The Time to Prep for Winter is Now

Cow Photo by WPR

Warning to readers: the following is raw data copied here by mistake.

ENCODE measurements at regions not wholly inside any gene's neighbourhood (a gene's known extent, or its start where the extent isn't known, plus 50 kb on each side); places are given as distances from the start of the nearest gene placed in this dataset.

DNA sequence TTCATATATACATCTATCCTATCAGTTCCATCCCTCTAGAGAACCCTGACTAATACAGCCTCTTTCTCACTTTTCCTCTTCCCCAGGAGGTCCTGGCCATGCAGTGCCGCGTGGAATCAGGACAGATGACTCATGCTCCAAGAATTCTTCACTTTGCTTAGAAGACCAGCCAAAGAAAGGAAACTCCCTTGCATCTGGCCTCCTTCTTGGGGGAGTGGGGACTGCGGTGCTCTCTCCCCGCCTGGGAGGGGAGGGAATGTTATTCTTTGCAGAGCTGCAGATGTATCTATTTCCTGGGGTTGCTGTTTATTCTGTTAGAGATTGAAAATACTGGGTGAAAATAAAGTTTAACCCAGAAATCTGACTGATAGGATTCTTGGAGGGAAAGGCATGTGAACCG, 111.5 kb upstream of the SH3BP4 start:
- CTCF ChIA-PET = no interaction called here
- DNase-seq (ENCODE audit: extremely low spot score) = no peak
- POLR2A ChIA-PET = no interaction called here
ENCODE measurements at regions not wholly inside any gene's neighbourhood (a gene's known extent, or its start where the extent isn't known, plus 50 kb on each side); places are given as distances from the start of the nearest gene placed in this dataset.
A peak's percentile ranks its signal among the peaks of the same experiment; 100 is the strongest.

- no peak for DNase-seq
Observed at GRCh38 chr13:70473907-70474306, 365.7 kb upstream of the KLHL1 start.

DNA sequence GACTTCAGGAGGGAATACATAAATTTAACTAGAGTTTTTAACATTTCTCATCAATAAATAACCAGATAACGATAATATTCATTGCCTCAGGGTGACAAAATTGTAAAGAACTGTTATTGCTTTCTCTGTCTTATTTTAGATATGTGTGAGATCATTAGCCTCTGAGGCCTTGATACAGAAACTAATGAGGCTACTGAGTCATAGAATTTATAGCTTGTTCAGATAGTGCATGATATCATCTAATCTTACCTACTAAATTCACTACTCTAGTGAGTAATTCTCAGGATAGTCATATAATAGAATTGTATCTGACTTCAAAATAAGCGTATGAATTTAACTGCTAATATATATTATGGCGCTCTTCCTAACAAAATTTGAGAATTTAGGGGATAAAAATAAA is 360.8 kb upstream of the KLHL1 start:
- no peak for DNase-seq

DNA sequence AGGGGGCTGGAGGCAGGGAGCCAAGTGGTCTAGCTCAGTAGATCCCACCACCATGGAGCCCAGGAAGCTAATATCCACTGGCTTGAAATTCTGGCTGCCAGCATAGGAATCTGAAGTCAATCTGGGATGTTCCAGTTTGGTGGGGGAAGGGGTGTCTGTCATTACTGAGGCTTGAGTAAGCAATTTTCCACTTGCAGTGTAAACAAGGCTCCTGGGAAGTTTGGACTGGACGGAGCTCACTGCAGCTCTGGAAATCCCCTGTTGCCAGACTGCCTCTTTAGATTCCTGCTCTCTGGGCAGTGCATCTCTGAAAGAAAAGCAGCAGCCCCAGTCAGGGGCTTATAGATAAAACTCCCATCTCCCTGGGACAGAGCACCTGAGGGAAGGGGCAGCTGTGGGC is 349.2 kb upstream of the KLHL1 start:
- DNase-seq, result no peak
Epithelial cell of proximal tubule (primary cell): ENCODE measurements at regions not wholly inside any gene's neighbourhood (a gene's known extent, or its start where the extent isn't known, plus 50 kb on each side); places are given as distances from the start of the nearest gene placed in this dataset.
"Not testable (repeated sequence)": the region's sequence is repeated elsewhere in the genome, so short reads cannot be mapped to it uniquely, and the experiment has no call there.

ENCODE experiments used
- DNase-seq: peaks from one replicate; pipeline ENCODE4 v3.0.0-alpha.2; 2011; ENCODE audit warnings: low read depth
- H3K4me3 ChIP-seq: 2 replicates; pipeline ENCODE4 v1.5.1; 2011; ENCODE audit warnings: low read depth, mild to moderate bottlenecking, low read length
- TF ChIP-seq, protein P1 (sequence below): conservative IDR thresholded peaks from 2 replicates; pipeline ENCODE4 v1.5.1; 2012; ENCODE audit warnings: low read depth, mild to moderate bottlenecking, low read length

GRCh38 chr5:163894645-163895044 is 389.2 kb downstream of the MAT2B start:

Hard to believe though it may be, fall will be here in just a few days. Following close behind is Daylight Saving Time. The days are growing shorter and precious time working around the farm will be reduced before you know it. Because of this, it is important to get ready for winter now while time is still on your side. The official start of winter is still a few months away, but temperatures are already dipping into the 30’s and 40’s overnight in many parts of the country. Even without it actually being winter, it will soon be plenty cold enough to alter farm routines and make it important to step up our animal care efforts. There are many things we can and should accomplish now while the weather is still decent, but where is the best place to start? One of the most important things to provide when the weather gets cold is adequate shelter. Animals need to be able to get out of the elements as needed in order to maintain continued good health. Though many livestock animals are hardy enough to spend much of their time outside, some of the smaller animals are going to need to be kept indoors to prevent predation and succumbing to extreme cold. If you have shelters that need work or additional insulation and bedding to add for providing and retaining warmth, now is the time to mark that off the list. Shelter for animals is essential, but so is shelter for feed and hay, both of which you will need extra to get through the cold. Make plans now to not only purchase the additional feed and hay you will need, but also make a plan to store it. Since animals will burn more calories in an effort to stay warm during the colder months, they will need to be fed more to compensate for this and keep them at a healthy weight. Since it is not always possible to run right out and buy hay at a moment’s notice, you may have to stock up ahead of time and it is necessary to store your purchases in places that are dry and inaccessible to wildlife. The same goes for bedding which also needs the same protections. This comes back to securing structures that may need work while there is still time so bedding, hay, and feed can be stored optimally. Another big issue farmers face in winter is maintaining a stable water supply. As temperatures dip below freezing, stock tanks can freeze, leaving animals with nothing to drink. This is a problem because animals need a constant water supply and hauling water to a herd of cattle all winter is a big job. Be sure to insulate exposed pipes and place heat tape on spigots. It is also worthwhile to consider heated buckets for watering as these will keep water from freezing. The only drawback is the cord to plug these buckets in which may be tempting for some animals to chew and may therefore become a fire hazard. Remember, too, that as the daylight hours shift and grow shorter, you work day will also need to be adjusted. With these changes upon us, it is not only your body that needs time to get acclimated to earlier feeding times but also your farm animals. Barns with electricity may still allow some flexibility, but overall there is some adjustment that will need to be made. The fact of the matter is that artificial light is not substitute for inspecting animals in broad daylight for signs of illness or injury. Go ahead and start gradually adjusting your feeding and care schedules little by little until you’re where you want to be for the winter months and your stock has made the adjustment as well. Although winter can put a damper on a lot of things, giving both farmers and farm animals alike a case of the blues, making your preparations now as opposed to at the last minute is a way to take some of winter’s sting away. The sooner you establish a cold weather care routine and have all your supplies on hand as well as repairs or updates made, the better you will feel about the temperatures that are coming. Go ahead and make the transition as easy as possible for all involved by getting it out of the way now and giving yourself peace of mind for when winter arrives.

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